“As they were going, they were cleansed.” (Luke 17:14)
In ancient Judaism, lepers were deemed unclean and outcasts from society. Separated from loved ones, until a priest declared them healed, they bore more than the physical symptoms of the disease.
In this week’s Gospel, Jesus meets 10 lepers who boldly come to him, acknowledge his authority, and ask for his pity.
In response, he tells them to go show themselves to the priest. He is essentially saying to act as though they are already clean. To believe in the fulfillment before it has come about. And, they do.
It’s while they are obediently acting that they are then healed.
The lepers show great faith by coming to Jesus with their petition. I’m struck even more by their faith-filled obedience. And I wonder: Where were they walking? Were they entering back into the village to get to the priest? Did they face resistance from people who saw them?
I’m reminded of others who set about doing what God told them to, no matter what, before there’s fulfillment. Noah built an ark. Abraham left his homeland, and held on in faith to God’s promise of a son, despite its delayed fulfillment. He was even willing to sacrifice this son, believing that God’s promise would still be fulfilled if he did. Like the lepers, these men showed faith-filled obedience, in hope, despite the task.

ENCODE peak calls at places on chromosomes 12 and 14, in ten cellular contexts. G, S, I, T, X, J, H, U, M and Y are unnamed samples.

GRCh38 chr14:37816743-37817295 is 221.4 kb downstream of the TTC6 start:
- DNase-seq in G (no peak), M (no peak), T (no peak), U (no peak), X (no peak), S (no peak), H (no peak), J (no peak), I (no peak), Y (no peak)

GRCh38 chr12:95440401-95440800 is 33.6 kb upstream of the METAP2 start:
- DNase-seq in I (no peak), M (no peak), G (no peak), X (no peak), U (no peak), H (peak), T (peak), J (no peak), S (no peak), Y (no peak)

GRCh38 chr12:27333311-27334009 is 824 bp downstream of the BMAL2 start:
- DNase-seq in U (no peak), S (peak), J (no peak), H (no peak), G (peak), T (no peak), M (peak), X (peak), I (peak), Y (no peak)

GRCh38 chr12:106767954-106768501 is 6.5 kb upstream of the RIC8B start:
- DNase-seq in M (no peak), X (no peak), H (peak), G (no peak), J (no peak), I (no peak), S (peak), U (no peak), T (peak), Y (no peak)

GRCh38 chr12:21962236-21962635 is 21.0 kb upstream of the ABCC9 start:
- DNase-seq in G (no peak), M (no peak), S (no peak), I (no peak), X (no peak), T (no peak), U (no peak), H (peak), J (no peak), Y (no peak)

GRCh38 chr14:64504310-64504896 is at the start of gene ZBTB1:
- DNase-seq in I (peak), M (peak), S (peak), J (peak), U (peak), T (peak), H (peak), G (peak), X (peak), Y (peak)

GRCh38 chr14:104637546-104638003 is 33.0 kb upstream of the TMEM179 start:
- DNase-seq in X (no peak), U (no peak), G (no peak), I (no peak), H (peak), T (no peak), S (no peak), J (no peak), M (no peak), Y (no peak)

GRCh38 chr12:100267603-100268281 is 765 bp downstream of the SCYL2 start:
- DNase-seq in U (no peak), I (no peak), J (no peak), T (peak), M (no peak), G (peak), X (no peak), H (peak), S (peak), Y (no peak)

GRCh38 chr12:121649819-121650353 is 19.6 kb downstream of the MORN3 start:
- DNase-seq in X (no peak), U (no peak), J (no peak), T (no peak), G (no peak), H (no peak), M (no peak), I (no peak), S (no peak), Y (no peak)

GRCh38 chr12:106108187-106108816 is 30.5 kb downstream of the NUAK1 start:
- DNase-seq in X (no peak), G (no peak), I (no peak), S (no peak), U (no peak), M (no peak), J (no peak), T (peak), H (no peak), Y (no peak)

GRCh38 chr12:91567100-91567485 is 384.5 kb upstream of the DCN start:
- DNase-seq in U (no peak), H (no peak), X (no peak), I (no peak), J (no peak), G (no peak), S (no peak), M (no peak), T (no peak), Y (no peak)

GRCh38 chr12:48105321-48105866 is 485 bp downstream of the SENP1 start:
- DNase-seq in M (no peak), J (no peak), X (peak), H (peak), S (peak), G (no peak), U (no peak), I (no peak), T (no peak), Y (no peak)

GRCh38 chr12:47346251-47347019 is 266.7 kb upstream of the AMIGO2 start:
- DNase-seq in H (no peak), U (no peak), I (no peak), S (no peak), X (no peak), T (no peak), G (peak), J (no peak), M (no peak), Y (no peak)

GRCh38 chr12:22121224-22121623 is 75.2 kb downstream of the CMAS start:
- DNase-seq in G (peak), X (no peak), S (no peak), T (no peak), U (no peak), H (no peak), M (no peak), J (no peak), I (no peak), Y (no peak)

Although God sometimes acts right away, a lot of the Christian life requires obedient action in hopeful faith in a fulfillment that is yet to come.
The lepers had had their lives put on hold and been set apart because of their disease. In my own life, I’ve dealt with illness, and, like the lepers, my plans have been derailed, and I have constraints I’d like to be free of. As I’ve talked to God, he’s said both to believe that he’ll heal me, and to accept what he wants to do before then. To keep going forward in belief of the fulfillment before it arrives.
Many of us have received personal promises from God but await their fulfillment. While acting, the lepers receive the grace of healing. May we all receive God’s grace as we act in hope. And, like the one who returns, may we value the giver more than the gift.